Still disappointed from the film the previous night, I opted not to head into the Grande Bellezza press conference, despite my love of Sorrentino. After downing another liquid thunder-coffee at the espresso bar, I got in line (American journalists are rubbing off on me, the word ‘queued’ has started to look strange to me) for Claire Denis’ latest Les Salauds (The Bastards). There I got talking to Polish film critic Michal Oleszczyk, who sported a gloriously nerdy T-shirt with ‘Pauline Kael’ written on it in the font of an ’80s rock band logo. Cannes truly is the Mecca of film geekdom.

Controversially not in the main competition (where there are no female directors this year), Les Salauds may have a strong shot at winning Un Certain Regard. With the most vaguely plotted first 20 minutes imaginable, Denis’s film is a neo-noir that doesn’t introduce its characters, and leaves you collecting information a frustrating few beats behind the protagonist. Not a very enjoyable watch (and with some horrific sexual violence – a bit much before lunch), it all comes together for a quite startling final 10 minutes that make this a truly memorable film. Whether or not it was deserving of a spot in the main competition, it was certainly many leagues above the likes of Jimmy P.

I had planned to catch A Castle in Italy, but word was it is the weakest film in competition this year (worse than Jimmy P. and Wara No Tate), so I passed in order to catch up on writing and get some food for a change. Caught for time with another film fast approaching, I had to make the tourists’ Sophie’s Choice of grabbing food in McDonalds or Subway. I chose the latter, but I didn’t feel good about it.

Back at the Salle Debussy, I managed to squeeze my way into the press screening of Grigris, a French/Chadian coproduction, showing in the main competition. It’s perhaps the most unoriginal story imaginable; a performer in desperate need of money gets involved in illegal activities, decides to rob from his criminal bosses and has to go on the run. It’s nothing you haven’t seen before – except for Grigris himself. Playing a fictionalised interpretation of himself, dancer Soulémane Démé is a performer like no other. With an unexplained disability meaning his left leg is withered down to a slender stalk, Grigris is a human rubber band, able to bend himself in unimaginable ways as he gesticulates his flailing form with incredible skill on the dance floor. Démé’s physical performance is what makes the film work, in addition to some solid nighttime cinematography and an unexpectedly feminist ending.

Jaws was playing at the cinema on the beach, but I decided to call it a day then. Waiting for my train, an unexpected (and unwarranted) blitzkrieg of fireworks erupted over Cannes, deafening everyone for miles around. No doubt they cut into the enjoyment of Jaws a little.

The next morning I woke bright and early for another 8.30am screening. At this stage of the festival it had become embarrassingly clear that despite my expectations of drowning in movies at the festival, my batting average was only two a day. Today was going to be different, I thought, as I grabbed a petit déjeuner of a croissant and a bag of Haribo crocodiles and waited for my train.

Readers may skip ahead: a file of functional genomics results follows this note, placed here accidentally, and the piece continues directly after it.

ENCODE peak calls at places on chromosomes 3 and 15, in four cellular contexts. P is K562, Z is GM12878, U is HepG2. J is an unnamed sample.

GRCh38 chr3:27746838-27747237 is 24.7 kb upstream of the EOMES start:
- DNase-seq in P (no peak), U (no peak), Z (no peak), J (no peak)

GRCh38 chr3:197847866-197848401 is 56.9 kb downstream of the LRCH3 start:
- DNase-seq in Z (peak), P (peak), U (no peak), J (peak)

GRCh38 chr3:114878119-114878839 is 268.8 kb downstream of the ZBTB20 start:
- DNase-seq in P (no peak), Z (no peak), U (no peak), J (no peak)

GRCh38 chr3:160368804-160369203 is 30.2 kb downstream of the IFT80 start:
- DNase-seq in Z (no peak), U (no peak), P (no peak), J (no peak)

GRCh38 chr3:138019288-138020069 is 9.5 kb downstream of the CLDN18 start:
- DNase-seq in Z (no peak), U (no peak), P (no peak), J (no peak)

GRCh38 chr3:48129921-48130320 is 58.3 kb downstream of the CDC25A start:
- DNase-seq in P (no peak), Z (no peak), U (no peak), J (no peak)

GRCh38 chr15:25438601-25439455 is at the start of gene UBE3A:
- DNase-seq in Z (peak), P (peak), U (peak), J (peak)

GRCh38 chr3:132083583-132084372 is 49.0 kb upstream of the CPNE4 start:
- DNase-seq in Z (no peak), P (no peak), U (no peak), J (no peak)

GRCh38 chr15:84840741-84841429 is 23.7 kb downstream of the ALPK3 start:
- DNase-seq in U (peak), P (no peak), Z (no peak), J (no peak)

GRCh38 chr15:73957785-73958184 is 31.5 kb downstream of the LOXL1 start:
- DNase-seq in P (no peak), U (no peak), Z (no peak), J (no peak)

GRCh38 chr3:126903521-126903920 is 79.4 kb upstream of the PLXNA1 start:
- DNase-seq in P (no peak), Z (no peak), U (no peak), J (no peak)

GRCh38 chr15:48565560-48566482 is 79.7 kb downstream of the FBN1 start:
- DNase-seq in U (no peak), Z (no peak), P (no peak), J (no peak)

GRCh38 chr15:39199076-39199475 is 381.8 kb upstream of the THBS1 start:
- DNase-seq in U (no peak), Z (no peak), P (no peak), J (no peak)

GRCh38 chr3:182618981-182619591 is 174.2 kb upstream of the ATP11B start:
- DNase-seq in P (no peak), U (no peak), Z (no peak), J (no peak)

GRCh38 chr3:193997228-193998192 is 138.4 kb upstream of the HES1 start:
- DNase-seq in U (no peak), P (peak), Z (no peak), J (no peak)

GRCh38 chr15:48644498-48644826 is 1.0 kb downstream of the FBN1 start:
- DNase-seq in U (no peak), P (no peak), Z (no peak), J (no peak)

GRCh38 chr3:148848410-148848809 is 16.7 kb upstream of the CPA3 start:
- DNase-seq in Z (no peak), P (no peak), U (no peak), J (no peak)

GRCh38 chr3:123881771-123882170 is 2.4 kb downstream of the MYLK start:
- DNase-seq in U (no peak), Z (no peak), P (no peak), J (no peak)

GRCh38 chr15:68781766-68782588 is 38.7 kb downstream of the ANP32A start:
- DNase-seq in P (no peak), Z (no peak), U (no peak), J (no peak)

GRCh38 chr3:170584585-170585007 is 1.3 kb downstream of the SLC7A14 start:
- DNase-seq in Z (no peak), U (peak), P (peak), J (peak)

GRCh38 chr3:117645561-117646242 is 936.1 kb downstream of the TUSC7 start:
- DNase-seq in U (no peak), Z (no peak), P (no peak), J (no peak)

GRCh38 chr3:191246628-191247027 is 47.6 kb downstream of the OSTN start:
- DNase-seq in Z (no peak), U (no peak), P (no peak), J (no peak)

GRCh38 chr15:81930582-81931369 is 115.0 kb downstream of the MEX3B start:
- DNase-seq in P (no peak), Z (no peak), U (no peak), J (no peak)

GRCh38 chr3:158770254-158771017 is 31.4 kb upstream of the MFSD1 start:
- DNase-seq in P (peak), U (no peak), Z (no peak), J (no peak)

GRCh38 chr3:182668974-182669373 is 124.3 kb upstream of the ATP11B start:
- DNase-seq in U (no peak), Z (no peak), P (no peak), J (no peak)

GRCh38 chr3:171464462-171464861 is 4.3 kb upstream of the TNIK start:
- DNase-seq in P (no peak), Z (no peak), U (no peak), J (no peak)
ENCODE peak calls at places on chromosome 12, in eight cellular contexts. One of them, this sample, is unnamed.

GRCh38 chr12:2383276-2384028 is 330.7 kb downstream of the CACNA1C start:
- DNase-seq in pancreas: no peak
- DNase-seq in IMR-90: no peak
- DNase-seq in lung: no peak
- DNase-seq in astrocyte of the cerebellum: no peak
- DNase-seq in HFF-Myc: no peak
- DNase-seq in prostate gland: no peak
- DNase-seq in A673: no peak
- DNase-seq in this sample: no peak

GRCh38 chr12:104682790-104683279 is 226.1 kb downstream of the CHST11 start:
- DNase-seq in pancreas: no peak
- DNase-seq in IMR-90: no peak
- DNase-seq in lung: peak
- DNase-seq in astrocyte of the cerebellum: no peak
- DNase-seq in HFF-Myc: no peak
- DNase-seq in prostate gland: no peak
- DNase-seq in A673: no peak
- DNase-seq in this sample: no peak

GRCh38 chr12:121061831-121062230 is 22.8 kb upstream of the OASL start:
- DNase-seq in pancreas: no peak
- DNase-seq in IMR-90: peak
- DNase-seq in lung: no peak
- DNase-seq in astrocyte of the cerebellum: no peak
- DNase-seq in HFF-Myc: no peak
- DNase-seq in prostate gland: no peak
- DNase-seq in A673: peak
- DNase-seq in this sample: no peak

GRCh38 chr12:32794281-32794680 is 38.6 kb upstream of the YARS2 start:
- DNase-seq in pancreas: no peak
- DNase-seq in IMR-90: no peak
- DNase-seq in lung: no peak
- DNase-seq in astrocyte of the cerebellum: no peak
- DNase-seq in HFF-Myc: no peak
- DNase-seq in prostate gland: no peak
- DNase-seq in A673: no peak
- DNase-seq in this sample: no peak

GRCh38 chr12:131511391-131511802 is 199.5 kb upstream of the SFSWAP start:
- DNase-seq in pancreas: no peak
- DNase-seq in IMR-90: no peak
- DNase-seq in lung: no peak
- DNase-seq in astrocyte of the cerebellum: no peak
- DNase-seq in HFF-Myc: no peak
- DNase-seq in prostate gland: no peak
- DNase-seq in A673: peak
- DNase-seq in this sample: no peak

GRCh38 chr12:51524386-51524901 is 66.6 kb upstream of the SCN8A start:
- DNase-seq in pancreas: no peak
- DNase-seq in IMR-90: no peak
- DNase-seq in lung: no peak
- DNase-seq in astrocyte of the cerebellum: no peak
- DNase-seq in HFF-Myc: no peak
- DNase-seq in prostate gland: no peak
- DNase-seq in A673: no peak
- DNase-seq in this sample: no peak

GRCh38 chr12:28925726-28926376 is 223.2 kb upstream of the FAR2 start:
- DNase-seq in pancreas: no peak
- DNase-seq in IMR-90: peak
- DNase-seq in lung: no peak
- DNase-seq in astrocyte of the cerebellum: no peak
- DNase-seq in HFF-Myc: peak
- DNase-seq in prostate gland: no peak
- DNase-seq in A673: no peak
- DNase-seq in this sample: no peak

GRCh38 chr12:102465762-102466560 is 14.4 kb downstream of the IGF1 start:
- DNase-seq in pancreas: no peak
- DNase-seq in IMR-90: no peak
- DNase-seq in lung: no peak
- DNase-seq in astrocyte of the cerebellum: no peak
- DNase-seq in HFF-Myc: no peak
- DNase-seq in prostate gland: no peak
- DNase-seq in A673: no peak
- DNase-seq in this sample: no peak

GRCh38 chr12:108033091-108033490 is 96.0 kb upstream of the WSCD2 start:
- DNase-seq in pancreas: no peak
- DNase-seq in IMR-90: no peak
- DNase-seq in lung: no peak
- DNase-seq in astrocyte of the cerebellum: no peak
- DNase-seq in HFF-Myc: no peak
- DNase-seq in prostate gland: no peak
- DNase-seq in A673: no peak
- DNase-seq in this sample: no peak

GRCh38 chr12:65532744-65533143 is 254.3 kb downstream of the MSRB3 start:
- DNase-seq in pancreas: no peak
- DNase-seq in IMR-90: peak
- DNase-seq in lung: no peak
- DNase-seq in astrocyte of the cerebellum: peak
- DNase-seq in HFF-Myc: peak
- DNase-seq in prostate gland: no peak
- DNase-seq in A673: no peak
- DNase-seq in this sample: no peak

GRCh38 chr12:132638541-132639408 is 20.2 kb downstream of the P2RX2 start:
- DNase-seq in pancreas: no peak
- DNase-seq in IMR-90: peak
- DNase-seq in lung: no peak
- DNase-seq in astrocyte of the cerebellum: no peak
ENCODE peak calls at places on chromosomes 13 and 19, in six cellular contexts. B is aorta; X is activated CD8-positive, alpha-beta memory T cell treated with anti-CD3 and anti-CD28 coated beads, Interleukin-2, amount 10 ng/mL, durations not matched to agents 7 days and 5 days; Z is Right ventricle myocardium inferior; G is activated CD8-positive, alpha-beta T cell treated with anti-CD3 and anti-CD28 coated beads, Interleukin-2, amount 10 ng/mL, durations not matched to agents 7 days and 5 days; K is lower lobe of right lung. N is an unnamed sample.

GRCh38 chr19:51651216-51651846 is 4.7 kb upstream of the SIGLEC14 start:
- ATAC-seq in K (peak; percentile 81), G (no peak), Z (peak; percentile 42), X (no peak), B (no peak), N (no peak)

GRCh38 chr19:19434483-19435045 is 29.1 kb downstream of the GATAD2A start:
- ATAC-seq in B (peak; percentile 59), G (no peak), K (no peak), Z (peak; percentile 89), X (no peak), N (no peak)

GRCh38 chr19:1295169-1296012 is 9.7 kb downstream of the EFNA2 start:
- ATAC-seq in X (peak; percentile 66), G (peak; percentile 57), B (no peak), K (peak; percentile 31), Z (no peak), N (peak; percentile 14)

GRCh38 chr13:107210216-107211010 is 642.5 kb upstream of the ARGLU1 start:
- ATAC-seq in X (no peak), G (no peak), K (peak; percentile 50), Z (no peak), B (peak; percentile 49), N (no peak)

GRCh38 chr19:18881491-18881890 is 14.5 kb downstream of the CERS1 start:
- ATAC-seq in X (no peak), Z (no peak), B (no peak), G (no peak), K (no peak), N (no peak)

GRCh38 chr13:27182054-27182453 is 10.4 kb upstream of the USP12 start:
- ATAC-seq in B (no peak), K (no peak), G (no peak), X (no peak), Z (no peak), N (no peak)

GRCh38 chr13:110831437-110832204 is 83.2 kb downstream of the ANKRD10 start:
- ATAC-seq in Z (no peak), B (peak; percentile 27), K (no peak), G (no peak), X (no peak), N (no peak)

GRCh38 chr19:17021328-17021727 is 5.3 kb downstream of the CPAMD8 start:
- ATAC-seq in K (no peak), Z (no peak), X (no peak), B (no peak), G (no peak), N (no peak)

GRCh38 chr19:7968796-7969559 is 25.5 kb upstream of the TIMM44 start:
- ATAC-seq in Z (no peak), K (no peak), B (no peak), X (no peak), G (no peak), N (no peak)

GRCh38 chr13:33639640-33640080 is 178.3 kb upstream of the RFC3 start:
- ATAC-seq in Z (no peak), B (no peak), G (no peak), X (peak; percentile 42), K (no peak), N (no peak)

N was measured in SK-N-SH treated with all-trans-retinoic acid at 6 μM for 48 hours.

Seated in the Grand Théâtre Lumière there was a huge amount of excitement in the air for Nicolas Winding Refn’s Only God Forgives, his follow-up to Drive. There had been rumours slamming around Cannes the previous days that a gaggle of Danish press had seen a preview and been heartily unimpressed. Now was our chance to finally find out.

Well, yeah, they were right. Even more visually stylish than Drive, Only God Forgives also has less plot, character or purpose. A convoluted revenge tale set in Bangkok, Ryan Gosling stars as Ryan Gosling playing Ryan Gosling, a drug dealer who comes up against an unstoppable and vicious police chief who allowed Gosling’s brother to be killed in custody. Very little happens, and very little is said, other than Kristin Scott Thomas talking at length about her sons’ genitalia. It may be gorgeous to look at, but it’s very little else. As the credits rolled, rapturous applause and blistering boos rose into the air and collided like at the battle of the bands in Scott Pilgrim.

It was straight out of that into a rescreening of Behind the Candelabra for me. Soderbergh’s purposed final film is a superbly judged if straightforward drama anchored by excellent performances from Michael Douglas and Matt Damon. It’s Rob Lowe who steals the show however in his brief appearances. American audiences with HBO can enjoy it almost straight away, as it airs on Sunday night. At the cost of new Game of Thrones, however. Surely that’s too great a price to pay…

My closest shave of Cannes 2013 thus far came shortly after as I was hanging around the American Pavilion, chatting to some staff there about how disappointing we all felt Only God Forgives had been. ‘I thought the music was great at least,’ conceded one woman of Cliff Martinez’s score, to which I agreed, but added that it sounded like leftover tracks from Drive. We moved onto another topic altogether, but only just in time, as Cliff Martinez walked into the pavilion and straight through our conversation. Being a critic at Cannes can be very dangerous sometimes. You never know who is listening, or lurking around the next corner.